February 1st, 2011

New inflatable module will attach to ISS, blow itself up DVICE

NASA is in talks with Bigelow Aerospace to potentially acquire a new inflatable module for the International Space Station. Yes, that’s right: they’re going to blow up the ISS.
Bigelow Aerospace has been at this inflatable space station thing for quite a while, and it’s actually got two prototypes in orbit already, demonstrating that making a space station out of glorified party balloons is provably not completely nutso. Of course, Bigelow’s modules, while they do inflate, are far more complex than a simple balloon. They contain radiation shielding that’s as good as or better than the current shielding on the ISS, and their ballistic shielding (which provides protection against micrometeorites and orbital debris) is also more effective than traditional designs.
NASA is interested in getting in on a piece of the inflatable action for several reasons. The first one is cost: using Bigelow modules, NASA could substantially increase the size of the ISS at a fraction of the cost of more traditional station modules. The other reason is that NASA wants to encourage the commercial aerospace market, and there’s no better way to do that than to offer a private company some funding to prove the commercial viability of their product while adding a bunch of space to the ISS on the cheap at the same time.

July 15th, 2010

NASA Launches Contest for Inflatable Space Houses

NASA has launched a summer contest for students to design the best inflatable loft for life in space or on another world. A cash reward and a field test of the winning design are up for grabs.
Three awards of up to $48,000 each will be granted to the university student teams that produce the best loft-like inflatable space habitats that can be attached to a hard-shell NASA structure. The winner of a head-to-head competition of the modules’ performance in the Arizona desert will earn another $10,000, NASA officials said in an announcement. The X-Hab contest, short for “eXploration Habitat,” follows in the tradition of NASA’s Lunabotics program and the space-related X Prize awards offered by the non-profit X Prize Foundation to spur interest in aerospace fields.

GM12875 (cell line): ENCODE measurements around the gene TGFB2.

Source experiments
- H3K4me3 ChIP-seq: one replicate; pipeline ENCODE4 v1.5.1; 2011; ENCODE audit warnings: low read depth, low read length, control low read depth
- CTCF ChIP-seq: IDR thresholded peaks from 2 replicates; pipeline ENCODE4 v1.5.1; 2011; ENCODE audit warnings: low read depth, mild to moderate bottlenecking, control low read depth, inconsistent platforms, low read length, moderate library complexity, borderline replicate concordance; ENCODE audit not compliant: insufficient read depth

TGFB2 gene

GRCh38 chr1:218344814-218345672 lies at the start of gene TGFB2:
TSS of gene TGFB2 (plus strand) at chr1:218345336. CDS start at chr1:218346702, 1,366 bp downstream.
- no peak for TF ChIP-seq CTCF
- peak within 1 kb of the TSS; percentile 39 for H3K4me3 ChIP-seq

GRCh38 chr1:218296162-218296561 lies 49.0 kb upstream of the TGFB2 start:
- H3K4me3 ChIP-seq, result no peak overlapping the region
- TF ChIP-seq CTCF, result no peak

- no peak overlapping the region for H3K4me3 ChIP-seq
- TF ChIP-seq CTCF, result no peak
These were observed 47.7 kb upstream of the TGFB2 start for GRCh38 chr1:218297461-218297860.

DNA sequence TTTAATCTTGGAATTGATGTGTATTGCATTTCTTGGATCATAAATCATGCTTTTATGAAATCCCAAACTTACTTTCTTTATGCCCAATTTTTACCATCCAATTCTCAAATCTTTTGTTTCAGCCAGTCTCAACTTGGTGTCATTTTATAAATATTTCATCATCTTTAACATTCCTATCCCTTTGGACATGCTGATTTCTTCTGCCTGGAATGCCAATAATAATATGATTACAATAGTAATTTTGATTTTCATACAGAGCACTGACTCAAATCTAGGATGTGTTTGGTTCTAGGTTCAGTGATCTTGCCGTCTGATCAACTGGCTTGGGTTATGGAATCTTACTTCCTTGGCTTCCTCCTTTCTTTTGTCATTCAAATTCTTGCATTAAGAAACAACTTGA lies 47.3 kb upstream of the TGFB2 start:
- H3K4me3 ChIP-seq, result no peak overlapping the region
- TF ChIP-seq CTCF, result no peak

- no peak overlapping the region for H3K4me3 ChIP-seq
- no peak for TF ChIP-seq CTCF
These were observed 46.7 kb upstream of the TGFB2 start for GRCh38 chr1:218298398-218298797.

March 3rd, 2010

NASA turned on by blow-up space stations NewScientist

NASA is planning to investigate making inflatable space-station modules to make roomier, lighter, cheaper-to-launch spacecraft, it reveals in its budget proposal released on 22 February. The agency is considering connecting a Bigelow expandable craft to the ISS to verify their safety by testing life support, radiation shielding, thermal control and communications capabilities.

October 14th, 2008

Inflatable Surveillance Balls for Mars Popular Science

By next fall, NASA plans to launch its biggest Red Planet rover yet, the $1.8-billion, SUV-size Mars Research Laboratory. Even though the MRL will be able to haul five times as much equipment as the Spirit and Opportunity rovers that are already on Mars, a group of Swedish researchers say that they could accomplish far more if accompanied by a squad of helper ’bots. Fredrik Bruhn, the CEO of Ångström Aerospace Corporation, and his colleagues have designed the small inflatable scouts to assist bigger, less mobile rovers in their hunt for signs of microbial life on Mars.
Each foot-wide, 11-pound ball can roll up to 62 miles, snap photos at any angle, and take soil samples, drawing its power from the solar panels on its shell. Unlike wheeled rovers, the rounded scouts have fewer motors to repair, never flip over, and are easier to seal from dust. Plus, they rarely get stuck. “The beauty of the system is it needs very little energy to go around rocks, so unless you’re landing on a surface that looks like a bed of nails, it should be fine,” Bruhn says.

May 9th, 2008

Private Space Station Prototype Hits Orbital Milestone

A prototype module for a private space station has passed an orbital milestone after completing its 10,000th trip around the Earth.